Some clients defer control until issuance or ask that we only contact them when we need them. Others ensure that every prosecution decision is aligned to their changing business objectives. The first is easier to work in. Maybe surprisingly, I prefer the second. It’s harder and costs slightly more, but vastly increases portfolio efficiency. We leverage the business knowledge of inside counsel in prosecution decisions and strategy. It’s our burden to do the heavy lifting for our clients, but it pays dividends for them.
Our task is to optimize portfolio efficiency according to the resources allocated to it—and to advocate for better prosecution models. Increased efficiency of the basic tasks frees resources for more advanced tasks, like product development guidance and clearance/freedom-to-operate analysis, analysis prior to release of products or public information, competitive analysis and defensive patenting, opinion practice and strategic counseling, or invalidity proceedings. Effective communication of the value of these tasks is the biggest internal advocate for IP resources.
My goal is to find clients who value intellectual property as much as I do.
Enter modern corporations, financial markets, and intellectual property practice. Officers and directors of a corporation have a duty to act in the best interests of the corporation and its shareholders, which is commonly received as a duty to increase the value of the corporation for the benefit of its shareholders. But what is value, and at what time frame?
Individuals make daily tasks. Corporations, composed of individuals, report quarterly. Patents last twenty years, give or take. Society measures in generations. At what time scale should we judge progress?
Do corporations owe any greater duty to society than you or I do as individuals? Maybe with their profits. Corporations benefit from individuals, but is it fair to ask them to take a longer view without providing short-term reassurance? Maybe not. But what if these corporations stand in front of us and tell us who they are?
“To accelerate the world’s transition to sustainable energy.” Tesla
“Dedicated to transforming lives through innovative medical solutions that improve the health of patients around the world.” Boston Scientific
“To contribute to human welfare by application of biomedical engineering in the research, design, manufacture, and sale of instruments or appliances that alleviate pain, restore health, and extend life.” Medtronic
“Fueling the world safely and responsibly.” ExxonMobil
“To bring the best user experience to its customers through its innovative hardware, software, and services.” Apple
“To make the world around you universally accessible and useful.” Alphabet
“To empower every person and every organization on the planet to achieve more.” Microsoft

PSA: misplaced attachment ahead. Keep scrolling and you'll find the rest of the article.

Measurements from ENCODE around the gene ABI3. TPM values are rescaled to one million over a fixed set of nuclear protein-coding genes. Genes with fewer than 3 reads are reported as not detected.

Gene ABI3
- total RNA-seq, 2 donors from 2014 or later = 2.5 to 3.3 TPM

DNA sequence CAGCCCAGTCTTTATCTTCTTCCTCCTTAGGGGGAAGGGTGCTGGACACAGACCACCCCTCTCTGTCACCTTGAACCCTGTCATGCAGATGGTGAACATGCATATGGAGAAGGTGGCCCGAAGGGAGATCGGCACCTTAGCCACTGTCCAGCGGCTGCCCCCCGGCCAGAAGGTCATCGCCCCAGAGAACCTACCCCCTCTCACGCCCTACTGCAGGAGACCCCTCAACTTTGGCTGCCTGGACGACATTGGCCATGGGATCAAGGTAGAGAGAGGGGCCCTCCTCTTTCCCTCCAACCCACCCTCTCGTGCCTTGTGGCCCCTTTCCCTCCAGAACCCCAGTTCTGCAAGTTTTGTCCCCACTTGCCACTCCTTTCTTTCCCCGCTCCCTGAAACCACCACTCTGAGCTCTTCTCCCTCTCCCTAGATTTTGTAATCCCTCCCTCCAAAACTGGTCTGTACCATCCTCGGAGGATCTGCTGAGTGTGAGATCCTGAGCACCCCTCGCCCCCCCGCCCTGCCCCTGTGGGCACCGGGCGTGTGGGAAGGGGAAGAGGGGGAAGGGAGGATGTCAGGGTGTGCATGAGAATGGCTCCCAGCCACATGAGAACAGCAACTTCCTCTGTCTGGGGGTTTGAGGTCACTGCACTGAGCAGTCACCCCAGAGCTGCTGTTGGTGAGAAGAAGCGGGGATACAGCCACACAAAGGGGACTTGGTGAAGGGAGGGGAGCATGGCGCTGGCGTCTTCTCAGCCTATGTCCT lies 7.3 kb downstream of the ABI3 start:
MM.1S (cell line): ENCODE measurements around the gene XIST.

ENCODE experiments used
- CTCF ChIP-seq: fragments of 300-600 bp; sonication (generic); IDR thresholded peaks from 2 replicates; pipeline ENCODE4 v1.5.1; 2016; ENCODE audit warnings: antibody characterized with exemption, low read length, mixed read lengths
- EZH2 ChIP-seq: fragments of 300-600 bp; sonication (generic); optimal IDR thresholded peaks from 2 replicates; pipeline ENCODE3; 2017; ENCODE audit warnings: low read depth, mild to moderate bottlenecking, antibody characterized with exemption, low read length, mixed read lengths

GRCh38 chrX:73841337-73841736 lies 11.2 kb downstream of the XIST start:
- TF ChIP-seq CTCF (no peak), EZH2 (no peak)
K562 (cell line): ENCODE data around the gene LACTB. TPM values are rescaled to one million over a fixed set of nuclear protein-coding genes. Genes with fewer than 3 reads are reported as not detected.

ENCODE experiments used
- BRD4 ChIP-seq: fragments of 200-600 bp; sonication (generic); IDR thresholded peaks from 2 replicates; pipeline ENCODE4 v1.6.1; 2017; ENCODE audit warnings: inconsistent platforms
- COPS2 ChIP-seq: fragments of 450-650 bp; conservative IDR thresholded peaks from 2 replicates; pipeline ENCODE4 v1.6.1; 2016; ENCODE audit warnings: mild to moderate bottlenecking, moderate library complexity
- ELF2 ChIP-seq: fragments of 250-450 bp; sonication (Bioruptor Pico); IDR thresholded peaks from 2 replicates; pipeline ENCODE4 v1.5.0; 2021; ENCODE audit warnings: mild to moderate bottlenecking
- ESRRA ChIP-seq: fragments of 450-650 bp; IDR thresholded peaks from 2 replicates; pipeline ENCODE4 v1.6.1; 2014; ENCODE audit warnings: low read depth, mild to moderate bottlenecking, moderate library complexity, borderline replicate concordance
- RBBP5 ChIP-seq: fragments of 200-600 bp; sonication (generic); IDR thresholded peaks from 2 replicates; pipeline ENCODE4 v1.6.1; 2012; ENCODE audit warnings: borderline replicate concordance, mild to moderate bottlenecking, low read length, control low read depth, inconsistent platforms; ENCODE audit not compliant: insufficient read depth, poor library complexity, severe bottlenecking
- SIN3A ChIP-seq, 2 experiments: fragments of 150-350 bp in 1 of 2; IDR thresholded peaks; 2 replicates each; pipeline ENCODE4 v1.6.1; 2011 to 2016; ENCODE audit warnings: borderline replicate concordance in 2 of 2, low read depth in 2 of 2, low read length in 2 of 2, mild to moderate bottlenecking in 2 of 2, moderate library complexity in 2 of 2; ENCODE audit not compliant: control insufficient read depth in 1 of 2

“Live true. Think big. Pursue excellence. Inspire imagination. Be there. Stand for equality. Embrace freedom. Make a difference.” AT&T
Most, by their own words (if you believe them), are here to change the world for the better, to advance some aspect of society or alleviate some existing harm. Their goal is not merely to report positive quarterly earnings, or ensure their employees put food on the table and pay their rents and mortgages, though they do that as well. Their missions are idealistic. Can we demand they be more idealistic if their missions are idealistic?
Patents are good for the world if we make them good for the world. If we use them to teach and advance society, if we use them to stand on the shoulders of what came before us and look forward, that is good for society.
More than that, patents provide control of these useful discoveries. Even nonprofits and philanthropists unconcerned with monetizing their discoveries should consider patenting, not only to teach the world their useful advances, but to maintain their integrity.
How many discoveries in one area have spurred innovation in another? Ideas spread like seeds in the wind. We are the wind.
Patents have become exceedingly difficult to read and comprehend. Abstracts and summaries were intended to provide brief descriptions of the ideas enclosed, but 200 years of jurisprudence has left them nearly as difficult as the claims themselves. I fear that the useful discoveries in patents are too often only discussed in the context of assertion or damages.
If society does not learn from the knowledge taught and shared in patents, it will have granted this monopoly, that temporary anchor, and failed to realize its value. The less society learns from patents, the less it will value them, and I fear the more anti-patent it will become.
I don’t pretend to know which direction is forward, which path society should take, or what humanity should reward or incentivize. I just know that I want to be on the side of those building towards some vision of tomorrow that advances society, if not towards some greater summit, than to at least alleviate some existing harm.
These useful advances are good for the world. Can we make a better seed? Create a bit more wind?
Photo by PiccoloNamek https://commons.wikimedia.org/w/index.php?curid=528340